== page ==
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Building Development Commission Quarterly Bulletin
January 24, 2014 
The Mecklenburg Board of County Commissioners appoints the Building-Development Commission (BDC) as an advisory board to Code Enforcement. Membership includes representation from the design, construction and development communities, as well as the public. Check out and go to "About Us" for more information. Contact your representative if you have any specific issues you would like the BDC to consider. 

The following is a brief summary of significant matters impacting the design and construction community on which the Building-Development Commission and the Code Enforcement Department have focused from October 1, 2013 through December 31, 2013. Further details on each of these follow: 

  • On the BDC
  • 2014 Customer Survey Distribution
  • Hybrid Collaborative Delivery Team Concept
  • Customer Service Center Design Project & Website Evaluation
  • BDC Discussion of BCC's 6 Year Code Cycle Proposal

1. On the BDC

Created by the BOCC in 1995, the BDC serves as the stakeholders and public voice in discussing with the Department matters involving the local design and construction industry.  BDC members represent the Charlotte Chamber, AIA, PENC, Home Builders, general contractors, remodeling contractors, mechanical-electrical-plumbing trade contractors, Landscape Architects, and the Charlotte Apartment Association.  In addition the BDC includes two public representatives appointed by the BOCC.  The BDC meets at 3pm on the 3rd Tuesday of every month at the Hal Marshal Center, 700 N Tryon St, to review the Department current workload, performance levels and progress on projects underway to improve service or address specific process problems.  The BDC meeting always includes an opportunity for any public attendee to address the Commission.
The BDC has a long history of working with other industry members close to the service delivery point, and the Department to address problems impacting either customers or the Department, with a goal of developing the most efficient process possible for all parties involved.  The best measure of the BDC’s positive impact on the local design and construction industry is “Fourteen Years of Change” posted on the Department website.
The BDC ardently believes technology can pave a path to a far more efficient permitting and inspection process.  To that end, since its inception, the BDC strongly supported the development of technology, leading to the Department current 98% paperless process.  A chronology of technology development in the Department is posted at this web address.

2. 2014 Customer Survey Distribution

Since 2002 on a bi-annual basis, the Department engages Customer Service Solutions to survey customers in the design and construction industry on their level of satisfaction with the Department’s performance and process.  The BDC recently completed review of survey content for each of the 3 interest groups, a) project oversight, b) plan review and permitting, and c) inspections.  The 2014 survey will be distributed to over 4000 customers in mid-February, with tentative completion and review date with the BDC in May.  We appreciate customers’ participation in the survey, which is available in both hard copy and electronic form.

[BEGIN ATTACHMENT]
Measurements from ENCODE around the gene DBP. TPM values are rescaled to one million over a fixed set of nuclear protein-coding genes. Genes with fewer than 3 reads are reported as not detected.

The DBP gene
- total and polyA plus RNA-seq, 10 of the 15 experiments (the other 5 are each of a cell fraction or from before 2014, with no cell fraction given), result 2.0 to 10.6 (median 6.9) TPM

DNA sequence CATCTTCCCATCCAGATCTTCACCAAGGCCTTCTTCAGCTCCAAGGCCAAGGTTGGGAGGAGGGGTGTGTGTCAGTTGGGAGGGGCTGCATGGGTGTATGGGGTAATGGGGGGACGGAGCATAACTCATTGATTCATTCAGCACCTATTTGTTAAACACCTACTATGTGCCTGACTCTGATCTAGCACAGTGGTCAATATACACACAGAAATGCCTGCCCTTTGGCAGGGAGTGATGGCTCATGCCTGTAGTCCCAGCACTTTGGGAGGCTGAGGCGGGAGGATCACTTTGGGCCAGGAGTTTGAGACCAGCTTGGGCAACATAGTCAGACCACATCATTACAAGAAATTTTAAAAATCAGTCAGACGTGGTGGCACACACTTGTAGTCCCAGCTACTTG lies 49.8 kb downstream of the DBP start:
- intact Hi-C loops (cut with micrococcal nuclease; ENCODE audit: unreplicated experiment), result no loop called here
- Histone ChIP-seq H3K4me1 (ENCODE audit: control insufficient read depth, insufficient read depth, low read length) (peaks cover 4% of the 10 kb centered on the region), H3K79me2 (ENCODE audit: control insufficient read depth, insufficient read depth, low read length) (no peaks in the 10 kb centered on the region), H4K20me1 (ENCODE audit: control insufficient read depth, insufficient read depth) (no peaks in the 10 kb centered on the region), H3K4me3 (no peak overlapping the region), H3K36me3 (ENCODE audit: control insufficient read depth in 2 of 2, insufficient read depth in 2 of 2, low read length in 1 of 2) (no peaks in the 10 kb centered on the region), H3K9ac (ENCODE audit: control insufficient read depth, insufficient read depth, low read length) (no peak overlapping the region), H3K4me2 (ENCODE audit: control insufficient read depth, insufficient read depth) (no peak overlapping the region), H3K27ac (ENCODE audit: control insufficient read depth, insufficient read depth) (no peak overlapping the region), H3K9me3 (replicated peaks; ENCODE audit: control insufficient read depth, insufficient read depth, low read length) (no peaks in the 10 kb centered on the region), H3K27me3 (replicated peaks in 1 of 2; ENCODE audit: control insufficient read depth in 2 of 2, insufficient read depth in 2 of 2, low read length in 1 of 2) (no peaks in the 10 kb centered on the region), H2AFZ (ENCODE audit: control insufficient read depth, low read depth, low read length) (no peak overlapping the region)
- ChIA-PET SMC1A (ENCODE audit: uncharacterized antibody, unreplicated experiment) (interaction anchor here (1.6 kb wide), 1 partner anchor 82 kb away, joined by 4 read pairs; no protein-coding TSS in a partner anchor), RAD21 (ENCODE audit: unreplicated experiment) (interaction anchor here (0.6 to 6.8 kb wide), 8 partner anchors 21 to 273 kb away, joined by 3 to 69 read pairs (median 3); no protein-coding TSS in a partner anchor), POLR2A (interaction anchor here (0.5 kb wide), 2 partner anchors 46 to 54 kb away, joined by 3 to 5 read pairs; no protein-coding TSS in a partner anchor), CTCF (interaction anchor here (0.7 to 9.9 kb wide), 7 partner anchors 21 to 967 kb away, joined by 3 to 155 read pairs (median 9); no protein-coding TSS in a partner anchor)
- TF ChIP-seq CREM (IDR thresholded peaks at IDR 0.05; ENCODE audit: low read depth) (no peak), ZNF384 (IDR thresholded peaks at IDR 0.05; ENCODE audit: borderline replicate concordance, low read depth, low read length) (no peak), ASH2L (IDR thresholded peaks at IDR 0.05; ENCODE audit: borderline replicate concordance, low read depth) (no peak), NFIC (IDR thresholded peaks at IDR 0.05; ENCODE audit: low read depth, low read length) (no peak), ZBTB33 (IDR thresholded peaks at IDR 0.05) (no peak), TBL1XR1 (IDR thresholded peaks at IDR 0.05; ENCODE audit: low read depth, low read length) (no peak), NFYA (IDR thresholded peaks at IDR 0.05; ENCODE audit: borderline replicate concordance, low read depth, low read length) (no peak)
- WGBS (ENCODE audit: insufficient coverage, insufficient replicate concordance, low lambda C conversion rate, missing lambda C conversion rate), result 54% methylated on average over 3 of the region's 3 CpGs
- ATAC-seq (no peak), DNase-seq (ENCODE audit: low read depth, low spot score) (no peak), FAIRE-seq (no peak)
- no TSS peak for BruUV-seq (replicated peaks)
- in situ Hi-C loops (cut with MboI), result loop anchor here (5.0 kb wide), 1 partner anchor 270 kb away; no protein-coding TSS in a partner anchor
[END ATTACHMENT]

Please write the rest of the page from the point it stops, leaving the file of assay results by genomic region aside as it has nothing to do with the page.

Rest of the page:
3. Hybrid Collaborative Delivery Team Concept

This initiative is about providing a new service stream for BIM-IPD projects or BIM-collaborative projects in response to increased use of those tools in commercial design and construction.  The idea is to work more efficiently on these projects by eliminating the classic plan review/inspections division and instead have a team of code officials, handling project from start to finish.  These code officials work both as plan reviewers and inspectors, a big room space (the BIM-IPD bullpen) in much the same way that the previous Rehab Code Team operated.  We anticipate the team will begin work as early as the schematic design phase, and work with the owner’s team in the model, with a goal of approving virtual construction so that the actual construction passes inspection the first time.  On December 3, the Mecklenburg Board of County Commissioners approved these positions and the Department is currently advertising to build the team.


4. Customer Service Center (CSC) Design Project & Website Evaluation 

This addresses the problem that, while our process is 98% paperless with some of the most advanced supporting technology in the US, it does not work well for a small group (7%+/-) of our customers.  In fact, we think there is a growing gap between customers who are well schooled in our process, and those who are either new to it, or use it infrequently enough that understanding the “ins and outs” is not intuitive, or are uncomfortable with the electronic medium.  This project focuses on that “growing gap” pursuing the following regimen on this problem.
·        Form a novice/infrequent customer focus group
·        Research what other authorities have done in this area
·        Research private sector initiatives
·        Work with the focus group to design a fix, bringing a proposal back to BDC with any related org changes, proposed performance measures and an RFBA for/if any added positions.
The CSC Focus Group met on January 7, January 22 and hopes to conclude its work by mid-March.  Initial findings indicate a major outcome will be assessment and perhaps redesign of
5. BDC Discussion of BCC's 6 Year Code Cycle Proposal
The NC Building Code Council (BCC) is currently considering a change in policy, moving the NC Commercial Construction Code from a 3 year code change cycle to 6 years.  The Department is adamantly opposed to this change and has posted an issue summary on at this webpage.  In their February 18 meeting, the BDC will discuss the proposed change.  

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